EMC and HP were reportedly in merger talks for a year

The deal fell apart, but the combined company would have been worth $130 billion

Financial trends and news by Steven Loeb
September 22, 2014
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We all apparently just came THISCLOSE to seeing one of the most massive mergers in our lifetime. It would have been absolutely huge. Alas, it simply was not to be.

Data storage company EMC had been holding talks with Hewlett Packard for the two companies to combine resources, according to a report out from the Wall Street Journal on Sunday. The talks had been going on for an entire year.

If the two companies had gone accepted a deal, and been allowed to go through with it, the combined company would have been worth roughly $130 billion. The deal would have been an an all-stock transaction and would have been billed as "a merger of equals." 

It also would have made Meg Whitman  the most powerful woman in tech, as she would have remained CEO of the company.

Despite the length of the talks, the deal fell apart just in the last few weeks, as both companies became fearful that their shareholders would reject it. VatorNews  reached to both EMC and HP but neither company would comment on the report.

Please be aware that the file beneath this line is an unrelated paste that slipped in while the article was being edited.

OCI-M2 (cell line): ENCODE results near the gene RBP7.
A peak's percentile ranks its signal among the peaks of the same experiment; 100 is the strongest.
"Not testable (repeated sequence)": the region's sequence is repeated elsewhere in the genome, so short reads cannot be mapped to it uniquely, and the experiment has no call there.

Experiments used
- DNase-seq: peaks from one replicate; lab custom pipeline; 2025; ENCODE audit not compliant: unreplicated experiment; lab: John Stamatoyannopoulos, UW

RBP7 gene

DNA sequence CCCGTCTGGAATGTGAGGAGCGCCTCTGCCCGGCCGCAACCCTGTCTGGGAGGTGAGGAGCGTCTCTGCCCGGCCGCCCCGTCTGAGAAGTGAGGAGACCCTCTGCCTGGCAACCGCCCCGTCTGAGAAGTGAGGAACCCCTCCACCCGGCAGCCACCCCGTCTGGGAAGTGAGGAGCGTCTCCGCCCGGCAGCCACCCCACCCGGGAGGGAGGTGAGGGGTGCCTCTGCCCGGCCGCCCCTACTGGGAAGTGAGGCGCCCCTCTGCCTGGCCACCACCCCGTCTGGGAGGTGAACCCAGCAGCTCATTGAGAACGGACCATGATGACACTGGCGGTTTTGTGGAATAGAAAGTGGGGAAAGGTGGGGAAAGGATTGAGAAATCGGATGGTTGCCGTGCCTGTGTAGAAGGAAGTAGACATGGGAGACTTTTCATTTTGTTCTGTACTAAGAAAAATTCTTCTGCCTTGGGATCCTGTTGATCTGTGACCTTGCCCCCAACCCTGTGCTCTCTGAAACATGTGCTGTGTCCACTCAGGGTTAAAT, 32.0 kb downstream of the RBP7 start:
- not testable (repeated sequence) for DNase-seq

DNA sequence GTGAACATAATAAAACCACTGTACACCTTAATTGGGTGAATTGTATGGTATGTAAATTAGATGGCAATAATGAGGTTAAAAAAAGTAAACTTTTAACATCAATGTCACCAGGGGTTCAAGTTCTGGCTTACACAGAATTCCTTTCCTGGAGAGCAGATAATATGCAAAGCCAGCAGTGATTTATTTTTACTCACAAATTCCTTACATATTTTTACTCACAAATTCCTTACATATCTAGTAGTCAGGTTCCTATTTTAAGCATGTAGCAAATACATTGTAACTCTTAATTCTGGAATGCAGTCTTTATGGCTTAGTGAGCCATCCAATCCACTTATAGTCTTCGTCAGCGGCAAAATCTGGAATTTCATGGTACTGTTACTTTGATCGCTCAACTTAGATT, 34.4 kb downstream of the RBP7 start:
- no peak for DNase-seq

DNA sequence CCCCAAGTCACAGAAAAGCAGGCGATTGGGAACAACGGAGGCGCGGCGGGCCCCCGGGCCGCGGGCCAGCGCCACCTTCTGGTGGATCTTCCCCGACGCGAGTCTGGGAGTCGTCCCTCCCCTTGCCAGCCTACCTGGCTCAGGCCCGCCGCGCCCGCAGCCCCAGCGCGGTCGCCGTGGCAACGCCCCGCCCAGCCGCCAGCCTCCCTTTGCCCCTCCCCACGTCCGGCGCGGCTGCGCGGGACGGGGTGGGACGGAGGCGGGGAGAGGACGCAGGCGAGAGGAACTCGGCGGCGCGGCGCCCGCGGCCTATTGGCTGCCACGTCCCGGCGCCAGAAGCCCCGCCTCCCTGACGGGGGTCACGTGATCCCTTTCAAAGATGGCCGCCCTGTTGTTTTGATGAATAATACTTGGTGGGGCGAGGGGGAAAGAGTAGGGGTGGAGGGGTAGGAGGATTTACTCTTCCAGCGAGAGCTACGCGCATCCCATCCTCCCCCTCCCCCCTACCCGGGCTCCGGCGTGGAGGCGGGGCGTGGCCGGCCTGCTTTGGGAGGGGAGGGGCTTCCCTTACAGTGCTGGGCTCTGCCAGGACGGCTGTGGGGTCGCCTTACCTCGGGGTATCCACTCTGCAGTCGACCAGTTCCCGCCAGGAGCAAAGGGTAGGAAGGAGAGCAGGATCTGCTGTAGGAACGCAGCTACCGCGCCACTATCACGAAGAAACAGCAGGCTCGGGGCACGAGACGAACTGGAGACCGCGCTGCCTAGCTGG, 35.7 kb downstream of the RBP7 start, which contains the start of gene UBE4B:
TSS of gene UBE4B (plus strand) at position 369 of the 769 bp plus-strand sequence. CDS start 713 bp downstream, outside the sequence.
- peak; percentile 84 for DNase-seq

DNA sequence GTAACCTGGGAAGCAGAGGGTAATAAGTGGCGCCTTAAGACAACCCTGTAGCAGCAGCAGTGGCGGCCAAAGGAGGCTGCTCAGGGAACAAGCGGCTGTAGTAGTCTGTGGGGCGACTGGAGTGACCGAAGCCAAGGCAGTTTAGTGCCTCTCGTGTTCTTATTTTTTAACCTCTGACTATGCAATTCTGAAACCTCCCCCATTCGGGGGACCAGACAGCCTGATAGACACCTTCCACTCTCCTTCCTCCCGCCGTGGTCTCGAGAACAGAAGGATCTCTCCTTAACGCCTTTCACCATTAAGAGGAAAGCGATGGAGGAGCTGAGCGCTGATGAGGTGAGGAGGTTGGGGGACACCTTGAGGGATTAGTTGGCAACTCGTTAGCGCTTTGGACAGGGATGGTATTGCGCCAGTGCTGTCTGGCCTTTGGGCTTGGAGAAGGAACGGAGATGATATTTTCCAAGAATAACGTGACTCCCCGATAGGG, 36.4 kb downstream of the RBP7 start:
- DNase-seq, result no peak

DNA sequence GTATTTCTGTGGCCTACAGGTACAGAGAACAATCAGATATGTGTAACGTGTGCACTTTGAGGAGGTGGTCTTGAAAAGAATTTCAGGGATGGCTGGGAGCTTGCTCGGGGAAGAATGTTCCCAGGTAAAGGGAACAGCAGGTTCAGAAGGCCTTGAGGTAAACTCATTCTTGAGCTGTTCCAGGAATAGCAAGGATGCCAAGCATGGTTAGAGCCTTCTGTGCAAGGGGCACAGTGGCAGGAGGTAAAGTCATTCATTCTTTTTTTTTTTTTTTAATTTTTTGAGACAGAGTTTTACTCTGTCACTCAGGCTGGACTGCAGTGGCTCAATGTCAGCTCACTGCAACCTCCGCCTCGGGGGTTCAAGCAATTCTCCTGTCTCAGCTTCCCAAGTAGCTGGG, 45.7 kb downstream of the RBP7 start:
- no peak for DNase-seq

While talks between EMC and HP are not likely to start up again, that does not mean that EMC is off the market. Quite the contrary, actually; it has a number of high profile suitors, with Cisco and Oracle both being named as possible parters.

EMC has also been talking to Dell, according to the journal, but that might only involve a purchase of the company's core assets, and not a full takeover. 

So why is the company is so eager to sell? Well, first there is the impending retirement of its long-time CEO Joe Tucci, who has been at the helm since 2001. He is expected to step down in February of the coming year. 

EMC is also apparently getting pressure from one of its stakeholders, Elliott Management Corp., who own 2% of the company, to break up in order to ignite its shares.

The company consists of three businesses: EMC Information Infrastructure, virtualization service VMware, and software-development company Pivotal. EMC owns a roughly 80% stake in VMware, which is a publically traded company, but Elliott Management wants EMC to separate itself from the companty. EMC, meanwhile, apparently has no plans to sell it stake  in VMware. 

EMC is currently trading at $29.53 a share. It fell .64%, or 19 cents, in trading on Friday. Meanwhile, VMWare is trading at more than three times that, closing trading on Friday down 2.28%, or $2.20 a share to $94.14.

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